Tarasenko finished top-10 in the NHL in both goals (39) and points (75) while posting just 12 penalty minutes over 82 games. Over his final 31 games of the season, Tarasenko was assessed one minor penalty.
Gaudreau caps a trio of first-time finalists, having committed just two penalties in 72 games. He went his final 16 games of the season without a penalty and led the playoff-bound Flames with 61 points.
Jack Adams Award -- Coach of the Year
The candidates: Toronto Maple Leafs coach Mike Babcock, Edmonton Oilers coach Todd McLellan, Columbus Blue Jackets coach John Tortorella
The skinny: Babcock led the Maple Leafs to 95 points, a 26-point improvement from 2015-16, and its first Stanley Cup Playoff berth since 2013. He did so with a lineup that featured six rookies that played at least 75 games. Toronto's 40 wins were the most the franchise has had since it won 40 in 2006-07.
McLellan's Oilers reached the postseason for for the first time since 2006 and finished second in the Pacific Division with 103 points, a 33-point bump from the previous campaign. The club's 47 victories were the most the Oilers have had since they won 50 games in 1986-87.
Tortorella helped Columbus to its best season in franchise history, as the Jackets set new team records for wins (50) and points (108). They also reached the playoffs for the third time since entering the NHL with the Wild in 2000, and set out on a 16-game winning streak during the season, the second-longest streak in NHL history. Now a four-time finalist for the award, Tortorella won the Jack Adams in 2004 when he was with Tampa Bay.
Masterton Trophy -- Perseverance, Sportsmanship and Dedication to Hockey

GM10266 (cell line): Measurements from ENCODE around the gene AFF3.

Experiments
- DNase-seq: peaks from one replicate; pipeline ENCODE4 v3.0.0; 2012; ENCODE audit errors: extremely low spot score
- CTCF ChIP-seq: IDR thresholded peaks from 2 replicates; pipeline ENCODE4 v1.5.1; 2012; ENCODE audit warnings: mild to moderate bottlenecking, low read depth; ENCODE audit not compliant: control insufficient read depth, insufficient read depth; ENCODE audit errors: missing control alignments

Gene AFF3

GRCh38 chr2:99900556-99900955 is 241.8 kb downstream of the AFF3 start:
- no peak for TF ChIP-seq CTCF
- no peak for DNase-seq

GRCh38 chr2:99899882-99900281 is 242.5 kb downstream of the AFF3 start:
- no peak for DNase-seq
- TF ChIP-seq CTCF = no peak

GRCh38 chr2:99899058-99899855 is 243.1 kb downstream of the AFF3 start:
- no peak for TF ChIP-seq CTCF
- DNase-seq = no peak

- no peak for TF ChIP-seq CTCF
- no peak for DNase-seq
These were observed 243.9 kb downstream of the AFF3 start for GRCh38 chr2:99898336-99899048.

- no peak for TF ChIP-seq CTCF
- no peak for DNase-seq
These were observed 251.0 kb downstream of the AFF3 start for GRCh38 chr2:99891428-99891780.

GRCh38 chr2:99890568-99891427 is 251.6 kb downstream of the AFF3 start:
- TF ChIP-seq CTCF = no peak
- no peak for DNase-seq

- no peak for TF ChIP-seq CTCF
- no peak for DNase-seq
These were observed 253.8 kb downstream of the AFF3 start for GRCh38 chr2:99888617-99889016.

The candidates: Ottawa Senators goaltender Craig Anderson, Anaheim Ducks forward Andrew Cogliano, Carolina Hurricanes forward Derek Ryan
The skinny: Anderson played in 40 games this season, posting a 25-11-4 record while taking several leaves of absence to be with his wife, Nicholle, who was diagnosed with a rare form of throat cancer in October. Shortly after the diagnosis, and with Anderson away from the team, Senators goaltender Andrew Hammond sustained a lower-body injury. At the urging of Nicholle, Anderson returned to the club and made 37 saves in a 2-0 win his first game back, authoring one of the most emotional moments of the NHL season.
Cogliano played 82 games this season, scoring 16 goals and adding 19 assists while posting a plus-11. Playing a full season is nothing new for Cogliano, who has dressed in 786 consecutive contests since making his NHL debut with Edmonton in 2007-08, the fourth-longest streak in NHL history and the second-longest to start a career (Doug Jarvis, 964).
Ryan played three seasons in the Western Hockey League, four seasons at the University of Alberta and four more in Europe before signing with Carolina in 2015. After playing in six NHL games over four separate call-ups last season -- becoming the oldest person to make his NHL debut with the Hurricanes (29 years, 63 days) -- Ryan finally became a lineup fixture in the League this season, tallying 11 goals and 29 points in 67 games with Carolina.